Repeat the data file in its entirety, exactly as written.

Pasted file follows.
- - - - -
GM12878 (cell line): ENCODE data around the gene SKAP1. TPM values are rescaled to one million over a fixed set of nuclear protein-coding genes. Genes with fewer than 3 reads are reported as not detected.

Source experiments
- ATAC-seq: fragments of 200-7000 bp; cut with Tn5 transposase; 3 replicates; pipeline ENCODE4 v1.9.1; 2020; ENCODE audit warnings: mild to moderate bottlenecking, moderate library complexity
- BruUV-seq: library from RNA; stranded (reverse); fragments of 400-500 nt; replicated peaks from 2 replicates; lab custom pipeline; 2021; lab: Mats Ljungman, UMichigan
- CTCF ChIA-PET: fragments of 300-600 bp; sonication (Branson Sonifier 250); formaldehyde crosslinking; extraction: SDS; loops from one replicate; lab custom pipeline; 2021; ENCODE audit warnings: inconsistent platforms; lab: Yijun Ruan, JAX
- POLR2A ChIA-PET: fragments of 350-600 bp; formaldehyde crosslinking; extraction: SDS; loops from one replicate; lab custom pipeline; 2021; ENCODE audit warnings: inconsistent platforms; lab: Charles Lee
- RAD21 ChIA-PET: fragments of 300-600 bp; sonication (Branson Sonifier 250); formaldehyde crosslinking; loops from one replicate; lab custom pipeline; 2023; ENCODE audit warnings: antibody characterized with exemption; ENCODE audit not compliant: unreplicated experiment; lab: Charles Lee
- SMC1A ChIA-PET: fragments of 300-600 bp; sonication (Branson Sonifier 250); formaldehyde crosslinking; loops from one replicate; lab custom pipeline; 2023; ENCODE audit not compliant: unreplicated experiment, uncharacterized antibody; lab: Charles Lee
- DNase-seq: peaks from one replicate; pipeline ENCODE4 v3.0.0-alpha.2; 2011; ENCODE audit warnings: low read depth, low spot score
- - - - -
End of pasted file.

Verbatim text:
GM12878 (cell line): ENCODE data around the gene SKAP1. TPM values are rescaled to one million over a fixed set of nuclear protein-coding genes. Genes with fewer than 3 reads are reported as not detected.

Source experiments
- ATAC-seq: fragments of 200-7000 bp; cut with Tn5 transposase; 3 replicates; pipeline ENCODE4 v1.9.1; 2020; ENCODE audit warnings: mild to moderate bottlenecking, moderate library complexity
- BruUV-seq: library from RNA; stranded (reverse); fragments of 400-500 nt; replicated peaks from 2 replicates; lab custom pipeline; 2021; lab: Mats Ljungman, UMichigan
- CTCF ChIA-PET: fragments of 300-600 bp; sonication (Branson Sonifier 250); formaldehyde crosslinking; extraction: SDS; loops from one replicate; lab custom pipeline; 2021; ENCODE audit warnings: inconsistent platforms; lab: Yijun Ruan, JAX
- POLR2A ChIA-PET: fragments of 350-600 bp; formaldehyde crosslinking; extraction: SDS; loops from one replicate; lab custom pipeline; 2021; ENCODE audit warnings: inconsistent platforms; lab: Charles Lee
- RAD21 ChIA-PET: fragments of 300-600 bp; sonication (Branson Sonifier 250); formaldehyde crosslinking; loops from one replicate; lab custom pipeline; 2023; ENCODE audit warnings: antibody characterized with exemption; ENCODE audit not compliant: unreplicated experiment; lab: Charles Lee
- SMC1A ChIA-PET: fragments of 300-600 bp; sonication (Branson Sonifier 250); formaldehyde crosslinking; loops from one replicate; lab custom pipeline; 2023; ENCODE audit not compliant: unreplicated experiment, uncharacterized antibody; lab: Charles Lee
- DNase-seq: peaks from one replicate; pipeline ENCODE4 v3.0.0-alpha.2; 2011; ENCODE audit warnings: low read depth, low spot score